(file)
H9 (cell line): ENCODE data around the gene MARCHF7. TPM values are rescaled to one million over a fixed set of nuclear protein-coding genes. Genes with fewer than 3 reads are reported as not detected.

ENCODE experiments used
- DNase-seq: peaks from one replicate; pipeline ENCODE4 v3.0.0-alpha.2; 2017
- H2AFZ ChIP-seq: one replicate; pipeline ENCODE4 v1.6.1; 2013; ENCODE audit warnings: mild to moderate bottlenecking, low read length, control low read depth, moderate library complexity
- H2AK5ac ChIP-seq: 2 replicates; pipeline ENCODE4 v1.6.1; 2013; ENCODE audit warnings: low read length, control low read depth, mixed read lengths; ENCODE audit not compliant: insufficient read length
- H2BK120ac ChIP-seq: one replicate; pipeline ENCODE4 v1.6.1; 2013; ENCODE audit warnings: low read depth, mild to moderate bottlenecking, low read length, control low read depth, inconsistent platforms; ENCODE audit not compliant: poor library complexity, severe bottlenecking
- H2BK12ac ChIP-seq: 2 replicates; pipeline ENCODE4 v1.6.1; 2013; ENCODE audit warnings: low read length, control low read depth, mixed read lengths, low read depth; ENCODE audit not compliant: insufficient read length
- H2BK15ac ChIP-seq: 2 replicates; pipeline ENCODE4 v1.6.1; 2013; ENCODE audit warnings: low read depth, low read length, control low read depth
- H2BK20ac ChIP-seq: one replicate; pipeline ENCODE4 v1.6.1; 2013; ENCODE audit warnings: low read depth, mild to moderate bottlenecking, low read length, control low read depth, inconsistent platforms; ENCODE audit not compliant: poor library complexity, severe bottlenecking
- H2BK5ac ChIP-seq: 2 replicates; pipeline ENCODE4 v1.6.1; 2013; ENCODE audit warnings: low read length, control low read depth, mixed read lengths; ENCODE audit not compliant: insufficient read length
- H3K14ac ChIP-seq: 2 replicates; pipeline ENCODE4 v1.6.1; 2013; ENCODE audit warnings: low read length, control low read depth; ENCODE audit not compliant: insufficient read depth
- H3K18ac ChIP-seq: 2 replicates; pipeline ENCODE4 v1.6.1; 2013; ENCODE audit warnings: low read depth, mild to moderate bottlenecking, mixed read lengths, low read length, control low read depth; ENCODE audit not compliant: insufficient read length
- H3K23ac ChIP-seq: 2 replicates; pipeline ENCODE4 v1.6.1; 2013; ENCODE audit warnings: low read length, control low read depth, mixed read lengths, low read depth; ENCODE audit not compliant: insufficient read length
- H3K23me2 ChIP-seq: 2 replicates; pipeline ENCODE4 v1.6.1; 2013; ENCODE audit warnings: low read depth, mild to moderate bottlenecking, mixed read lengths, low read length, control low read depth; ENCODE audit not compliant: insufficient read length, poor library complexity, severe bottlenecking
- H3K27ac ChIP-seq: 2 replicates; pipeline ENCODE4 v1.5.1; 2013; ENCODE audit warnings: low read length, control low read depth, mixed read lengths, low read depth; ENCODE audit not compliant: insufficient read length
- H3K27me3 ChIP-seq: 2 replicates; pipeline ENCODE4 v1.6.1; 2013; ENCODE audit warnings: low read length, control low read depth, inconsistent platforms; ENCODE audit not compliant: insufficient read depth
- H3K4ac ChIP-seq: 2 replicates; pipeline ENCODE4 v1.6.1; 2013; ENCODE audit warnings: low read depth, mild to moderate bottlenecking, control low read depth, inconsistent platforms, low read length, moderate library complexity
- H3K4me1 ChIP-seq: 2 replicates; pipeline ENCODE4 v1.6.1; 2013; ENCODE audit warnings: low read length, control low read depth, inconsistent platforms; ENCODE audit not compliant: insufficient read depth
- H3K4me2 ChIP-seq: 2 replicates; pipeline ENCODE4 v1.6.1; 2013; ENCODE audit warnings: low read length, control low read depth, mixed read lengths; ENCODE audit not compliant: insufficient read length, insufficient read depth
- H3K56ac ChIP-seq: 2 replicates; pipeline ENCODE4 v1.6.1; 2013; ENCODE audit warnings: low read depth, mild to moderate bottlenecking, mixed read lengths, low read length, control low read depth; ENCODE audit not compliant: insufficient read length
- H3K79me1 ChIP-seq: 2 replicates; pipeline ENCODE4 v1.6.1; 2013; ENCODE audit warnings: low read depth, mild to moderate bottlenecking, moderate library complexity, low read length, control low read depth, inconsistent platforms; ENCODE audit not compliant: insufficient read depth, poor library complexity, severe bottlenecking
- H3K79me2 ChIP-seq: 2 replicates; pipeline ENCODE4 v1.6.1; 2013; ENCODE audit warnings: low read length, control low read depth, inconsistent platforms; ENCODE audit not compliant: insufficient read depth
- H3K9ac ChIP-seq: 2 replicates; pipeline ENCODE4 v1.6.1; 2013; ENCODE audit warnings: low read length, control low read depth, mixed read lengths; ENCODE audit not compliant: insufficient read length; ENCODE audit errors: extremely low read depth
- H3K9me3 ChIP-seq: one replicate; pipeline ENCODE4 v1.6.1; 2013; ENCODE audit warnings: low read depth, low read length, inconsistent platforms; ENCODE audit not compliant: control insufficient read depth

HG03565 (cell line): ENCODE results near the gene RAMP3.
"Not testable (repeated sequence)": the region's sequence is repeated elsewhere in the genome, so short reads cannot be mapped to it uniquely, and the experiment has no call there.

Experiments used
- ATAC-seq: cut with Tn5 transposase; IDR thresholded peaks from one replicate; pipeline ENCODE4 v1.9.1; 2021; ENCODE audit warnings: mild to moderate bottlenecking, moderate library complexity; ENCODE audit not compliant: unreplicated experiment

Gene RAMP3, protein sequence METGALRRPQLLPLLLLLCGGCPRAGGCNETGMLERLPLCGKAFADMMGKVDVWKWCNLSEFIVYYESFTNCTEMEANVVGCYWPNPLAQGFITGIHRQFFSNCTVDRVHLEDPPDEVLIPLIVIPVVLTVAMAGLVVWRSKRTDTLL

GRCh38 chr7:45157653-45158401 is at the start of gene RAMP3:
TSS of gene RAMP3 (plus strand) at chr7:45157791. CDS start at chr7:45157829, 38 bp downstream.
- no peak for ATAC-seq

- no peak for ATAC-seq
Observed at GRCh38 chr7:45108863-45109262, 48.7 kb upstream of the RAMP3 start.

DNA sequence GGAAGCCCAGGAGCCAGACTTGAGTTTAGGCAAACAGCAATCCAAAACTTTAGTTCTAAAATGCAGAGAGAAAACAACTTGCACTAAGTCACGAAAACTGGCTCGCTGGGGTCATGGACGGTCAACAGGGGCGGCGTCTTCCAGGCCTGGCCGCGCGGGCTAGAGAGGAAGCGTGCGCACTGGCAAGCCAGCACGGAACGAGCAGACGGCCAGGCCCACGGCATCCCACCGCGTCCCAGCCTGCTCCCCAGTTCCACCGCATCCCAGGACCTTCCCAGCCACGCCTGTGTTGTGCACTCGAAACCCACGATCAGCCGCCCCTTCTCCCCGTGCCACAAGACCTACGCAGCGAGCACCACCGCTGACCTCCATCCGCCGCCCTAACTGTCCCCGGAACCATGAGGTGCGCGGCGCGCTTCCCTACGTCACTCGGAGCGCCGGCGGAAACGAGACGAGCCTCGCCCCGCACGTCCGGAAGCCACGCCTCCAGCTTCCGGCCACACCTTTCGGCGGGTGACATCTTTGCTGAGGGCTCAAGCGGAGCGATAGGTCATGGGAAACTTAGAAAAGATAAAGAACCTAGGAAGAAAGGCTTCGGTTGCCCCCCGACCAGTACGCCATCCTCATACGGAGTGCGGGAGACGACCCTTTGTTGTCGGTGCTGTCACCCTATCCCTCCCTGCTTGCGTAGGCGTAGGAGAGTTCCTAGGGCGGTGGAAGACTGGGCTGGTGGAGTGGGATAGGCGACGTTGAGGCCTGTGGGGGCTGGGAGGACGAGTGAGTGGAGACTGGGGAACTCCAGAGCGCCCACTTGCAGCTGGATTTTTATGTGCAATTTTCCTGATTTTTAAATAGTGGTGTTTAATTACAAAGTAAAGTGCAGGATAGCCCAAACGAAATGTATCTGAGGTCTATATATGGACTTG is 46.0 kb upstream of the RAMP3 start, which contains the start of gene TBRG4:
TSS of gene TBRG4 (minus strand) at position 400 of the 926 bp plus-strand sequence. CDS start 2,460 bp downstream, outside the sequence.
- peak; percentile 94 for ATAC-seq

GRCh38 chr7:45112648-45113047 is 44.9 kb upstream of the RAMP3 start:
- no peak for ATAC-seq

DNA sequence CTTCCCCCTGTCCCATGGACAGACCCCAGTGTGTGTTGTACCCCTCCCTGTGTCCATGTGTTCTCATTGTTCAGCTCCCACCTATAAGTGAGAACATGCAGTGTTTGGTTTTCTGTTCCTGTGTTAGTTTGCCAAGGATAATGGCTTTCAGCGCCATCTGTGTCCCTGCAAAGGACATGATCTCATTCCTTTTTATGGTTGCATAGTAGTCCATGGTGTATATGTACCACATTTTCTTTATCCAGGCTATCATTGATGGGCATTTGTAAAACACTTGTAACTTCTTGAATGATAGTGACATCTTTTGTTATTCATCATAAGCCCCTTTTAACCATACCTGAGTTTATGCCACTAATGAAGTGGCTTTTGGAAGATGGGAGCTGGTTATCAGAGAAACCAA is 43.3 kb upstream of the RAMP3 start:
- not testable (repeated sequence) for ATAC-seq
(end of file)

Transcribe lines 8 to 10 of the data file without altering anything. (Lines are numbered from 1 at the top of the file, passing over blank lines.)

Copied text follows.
- H2BK15ac ChIP-seq: 2 replicates; pipeline ENCODE4 v1.6.1; 2013; ENCODE audit warnings: low read depth, low read length, control low read depth
- H2BK20ac ChIP-seq: one replicate; pipeline ENCODE4 v1.6.1; 2013; ENCODE audit warnings: low read depth, mild to moderate bottlenecking, low read length, control low read depth, inconsistent platforms; ENCODE audit not compliant: poor library complexity, severe bottlenecking
- H2BK5ac ChIP-seq: 2 replicates; pipeline ENCODE4 v1.6.1; 2013; ENCODE audit warnings: low read length, control low read depth, mixed read lengths; ENCODE audit not compliant: insufficient read length